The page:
George William Lamming

 

Novelist, essayist, and poet

 

George Lamming (born 8 June 1927) is a Barbadian novelist, essayist and poet and an important figure in Caribbean literature. He has also held academic posts including as a distinguished visiting professor at Duke University and a visiting professor in the African Studies Department of Brown University, and has lectured extensively around the world.

 George William Lamming was born on 8 June 1927 in Carrington Village, Barbados, of mixed African and English parentage. After his mother married his stepfather, Lamming split his time between this birthplace and his stepfather's home in St David's Village. Lamming attended Roebuck Boys' School and Combermere School on a scholarship. Encouraged by his teacher, Frank Collymore, Lamming found the world of books and started to write.

Lamming left Barbados to work as a teacher from 1946 to 1950 in Port of SpainTrinidad, at El Colegio de Venezuela, a boarding school for boys. He then emigrated to England where, for a short time, he worked in a factory. In 1951 he became a broadcaster for the BBC Colonial Service. His writings were published in the Barbadian magazine Bim, edited by his teacher Frank Collymore, and the BBC's Caribbean Voices radio series broadcast his poems and short prose. Lamming himself read poems on Caribbean Voices, including some by the young Derek Walcott.

Lamming's first novel, In the Castle of My Skin, was published in London in 1953. It won a Somerset Maugham Award and was championed by eminent figures the like of Jean-Paul Sartre and Richard Wright, the latter writing an introduction to the book's US edition. Lamming was subsequently awarded a Guggenheim Fellowship, and became a professional writer. He began to travel widely, going to the United States in 1955, the West Indies in 1956 and West Africa in 1958.

He entered academia in 1967 as a writer-in-residence and lecturer in the Creative Arts Center and Department of Education at the University of the West IndiesKingston (1967–68). Since then, he has been a visiting professor in the United States at the University of Texas at Austin, the University of Pennsylvania, and Brown University, and a lecturer in DenmarkTanzania, and Australia.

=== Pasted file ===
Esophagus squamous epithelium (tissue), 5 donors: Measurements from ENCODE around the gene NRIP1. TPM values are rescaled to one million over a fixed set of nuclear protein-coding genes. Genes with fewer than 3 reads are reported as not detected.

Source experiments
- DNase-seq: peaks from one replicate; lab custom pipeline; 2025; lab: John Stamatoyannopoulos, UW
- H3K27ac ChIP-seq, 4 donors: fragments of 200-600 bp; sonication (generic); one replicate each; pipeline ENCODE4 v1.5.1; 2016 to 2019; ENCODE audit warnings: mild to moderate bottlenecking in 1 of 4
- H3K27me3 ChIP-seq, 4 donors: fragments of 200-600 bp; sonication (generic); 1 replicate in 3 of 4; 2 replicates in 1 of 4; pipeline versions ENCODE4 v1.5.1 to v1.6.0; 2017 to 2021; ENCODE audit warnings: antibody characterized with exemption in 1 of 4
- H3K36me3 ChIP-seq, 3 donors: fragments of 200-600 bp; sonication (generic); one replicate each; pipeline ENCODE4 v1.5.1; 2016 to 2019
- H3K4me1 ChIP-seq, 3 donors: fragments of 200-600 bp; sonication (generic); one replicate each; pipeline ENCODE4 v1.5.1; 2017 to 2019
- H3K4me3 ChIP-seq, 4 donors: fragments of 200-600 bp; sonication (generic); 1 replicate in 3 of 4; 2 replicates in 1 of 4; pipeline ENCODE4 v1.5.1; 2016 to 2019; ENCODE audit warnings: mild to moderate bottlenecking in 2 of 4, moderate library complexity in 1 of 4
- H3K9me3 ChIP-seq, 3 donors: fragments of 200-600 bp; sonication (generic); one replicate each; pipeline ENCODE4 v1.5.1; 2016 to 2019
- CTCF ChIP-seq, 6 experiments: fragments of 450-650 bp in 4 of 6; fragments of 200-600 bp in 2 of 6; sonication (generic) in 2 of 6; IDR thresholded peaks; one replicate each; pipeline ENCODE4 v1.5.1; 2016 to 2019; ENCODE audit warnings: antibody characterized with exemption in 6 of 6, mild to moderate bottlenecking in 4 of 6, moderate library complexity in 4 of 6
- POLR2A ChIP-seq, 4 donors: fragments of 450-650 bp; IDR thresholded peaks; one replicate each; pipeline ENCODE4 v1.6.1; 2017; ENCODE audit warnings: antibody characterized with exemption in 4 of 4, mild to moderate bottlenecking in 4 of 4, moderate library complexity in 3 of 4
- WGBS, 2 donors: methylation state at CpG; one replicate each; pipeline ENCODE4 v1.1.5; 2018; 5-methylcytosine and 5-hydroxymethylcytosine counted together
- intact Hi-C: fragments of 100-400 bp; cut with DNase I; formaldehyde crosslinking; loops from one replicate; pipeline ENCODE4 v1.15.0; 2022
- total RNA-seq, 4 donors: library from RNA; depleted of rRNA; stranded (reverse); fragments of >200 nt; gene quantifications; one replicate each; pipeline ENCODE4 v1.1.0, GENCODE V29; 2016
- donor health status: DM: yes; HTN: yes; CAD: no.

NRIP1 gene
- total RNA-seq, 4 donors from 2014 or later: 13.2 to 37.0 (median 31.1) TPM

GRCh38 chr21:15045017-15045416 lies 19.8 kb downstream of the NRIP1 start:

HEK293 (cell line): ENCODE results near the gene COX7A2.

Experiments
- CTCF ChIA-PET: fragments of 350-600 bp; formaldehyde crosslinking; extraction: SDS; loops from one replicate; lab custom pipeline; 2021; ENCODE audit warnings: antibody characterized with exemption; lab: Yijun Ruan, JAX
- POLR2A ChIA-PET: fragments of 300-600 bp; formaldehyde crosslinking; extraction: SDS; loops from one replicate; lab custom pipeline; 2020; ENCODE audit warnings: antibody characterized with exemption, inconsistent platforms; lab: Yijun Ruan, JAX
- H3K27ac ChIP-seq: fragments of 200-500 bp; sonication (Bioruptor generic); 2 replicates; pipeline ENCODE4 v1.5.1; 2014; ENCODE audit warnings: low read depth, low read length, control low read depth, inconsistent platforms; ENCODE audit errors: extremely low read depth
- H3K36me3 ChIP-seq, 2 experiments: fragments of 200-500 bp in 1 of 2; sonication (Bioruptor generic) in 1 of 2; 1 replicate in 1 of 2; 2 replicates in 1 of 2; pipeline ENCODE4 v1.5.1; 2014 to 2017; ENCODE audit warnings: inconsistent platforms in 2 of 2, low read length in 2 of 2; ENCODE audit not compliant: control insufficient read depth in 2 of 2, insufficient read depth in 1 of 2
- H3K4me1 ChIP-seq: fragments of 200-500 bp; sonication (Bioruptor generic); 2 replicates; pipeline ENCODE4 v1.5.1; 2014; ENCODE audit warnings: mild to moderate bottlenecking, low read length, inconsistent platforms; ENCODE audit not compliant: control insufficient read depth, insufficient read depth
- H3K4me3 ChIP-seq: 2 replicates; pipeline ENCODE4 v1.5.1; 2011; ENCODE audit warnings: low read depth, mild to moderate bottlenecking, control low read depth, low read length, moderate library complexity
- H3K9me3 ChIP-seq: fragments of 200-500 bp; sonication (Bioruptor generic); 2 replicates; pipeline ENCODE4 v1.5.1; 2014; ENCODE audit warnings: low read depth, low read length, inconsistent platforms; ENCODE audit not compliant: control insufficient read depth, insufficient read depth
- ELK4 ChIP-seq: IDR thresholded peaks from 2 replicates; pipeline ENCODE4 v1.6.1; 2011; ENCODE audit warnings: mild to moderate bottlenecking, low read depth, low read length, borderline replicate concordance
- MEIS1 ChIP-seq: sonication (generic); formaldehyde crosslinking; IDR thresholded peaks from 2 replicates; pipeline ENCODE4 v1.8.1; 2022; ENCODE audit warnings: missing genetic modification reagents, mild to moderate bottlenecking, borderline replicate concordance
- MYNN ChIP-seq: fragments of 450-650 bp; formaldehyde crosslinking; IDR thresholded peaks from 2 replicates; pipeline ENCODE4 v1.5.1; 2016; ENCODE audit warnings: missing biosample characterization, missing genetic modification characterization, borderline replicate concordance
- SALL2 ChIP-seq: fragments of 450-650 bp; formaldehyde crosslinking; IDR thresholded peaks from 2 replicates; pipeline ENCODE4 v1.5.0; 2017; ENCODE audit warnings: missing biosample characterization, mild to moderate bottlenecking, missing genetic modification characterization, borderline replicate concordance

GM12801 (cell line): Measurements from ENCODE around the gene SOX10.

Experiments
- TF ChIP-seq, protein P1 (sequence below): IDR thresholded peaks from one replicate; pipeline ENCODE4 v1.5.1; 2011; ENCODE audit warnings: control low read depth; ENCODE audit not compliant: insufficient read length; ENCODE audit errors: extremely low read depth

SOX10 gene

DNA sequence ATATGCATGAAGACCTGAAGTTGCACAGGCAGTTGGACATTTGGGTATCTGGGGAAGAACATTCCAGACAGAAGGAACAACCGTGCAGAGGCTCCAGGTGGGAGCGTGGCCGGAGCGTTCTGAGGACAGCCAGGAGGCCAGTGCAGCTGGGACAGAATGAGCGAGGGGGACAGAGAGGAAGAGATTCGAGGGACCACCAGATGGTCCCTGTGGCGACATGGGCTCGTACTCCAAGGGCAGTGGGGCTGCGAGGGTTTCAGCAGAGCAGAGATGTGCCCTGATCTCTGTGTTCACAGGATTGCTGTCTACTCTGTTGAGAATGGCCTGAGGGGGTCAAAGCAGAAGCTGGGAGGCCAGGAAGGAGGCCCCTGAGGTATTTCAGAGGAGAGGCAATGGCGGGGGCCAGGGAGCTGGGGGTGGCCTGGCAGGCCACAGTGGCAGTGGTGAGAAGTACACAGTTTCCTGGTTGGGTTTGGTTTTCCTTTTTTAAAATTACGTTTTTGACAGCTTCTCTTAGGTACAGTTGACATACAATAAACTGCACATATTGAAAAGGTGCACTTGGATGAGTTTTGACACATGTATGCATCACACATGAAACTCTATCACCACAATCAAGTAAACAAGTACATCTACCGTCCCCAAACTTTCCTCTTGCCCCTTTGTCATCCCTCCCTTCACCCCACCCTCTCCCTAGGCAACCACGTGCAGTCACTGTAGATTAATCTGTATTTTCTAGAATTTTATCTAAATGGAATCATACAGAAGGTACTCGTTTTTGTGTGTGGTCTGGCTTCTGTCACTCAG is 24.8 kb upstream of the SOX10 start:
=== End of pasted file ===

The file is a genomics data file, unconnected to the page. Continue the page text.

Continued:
In April 2012, he was chair of the judges for the OCM Bocas Prize for Caribbean Literature, and served as chief judge for the inaugural Walter Rodney Awards for Creative Writing 2014.

Lamming is the author of six novels: In the Castle of My Skin (1953), The Emigrants (1954), Of Age and Innocence (1958), Season of Adventure (1960), Water with Berries (1971) and Natives of My Person (1972). His much acclaimed first novel, In the Castle of My Skin, featuring an autobiographical character named G., can be read as both a coming-of-age story as well as the story of the Caribbean.

 His 1960 collection of essays, The Pleasures of Exile, is a pioneering work that attempts to define the place of the West Indian in the post-colonial world, re-interpreting Shakespeare's The Tempest and the characters of Prospero and Caliban in terms of personal identity and the history of the Caribbean.

 A more recent(1995) collection of essays is Coming, Coming Home: Conversations II – Western Education and the Caribbean Intellectual.

 Brown University held a two-day series of events celebrating Lamming, 8–9 March 2011

In May 2011 the National Union of Writers and Artists of Cuba (UNEAC) awarded Lamming the first Caribbean Hibiscus Award in acknowledgement of his lifetime's work. In 2014, he won a Lifetime Achievement Prize from the Anisfield-Wolf Book Awards.

George Lamming Primary School, located at Flint Hall, St Michael, was named in his honor and opened on September 2nd, 2008.

 His work is celebrated through the George Lamming Pedagogical Center, housed at the Errol Barrow Center for Creative Imagination (EBCCI), with annual distinguished lecture series held annually in June, the month of Lamming's birth. His personal literary collection is housed at the Sidney Martin Library, University of the West Indies, Cave Hill, Barbados.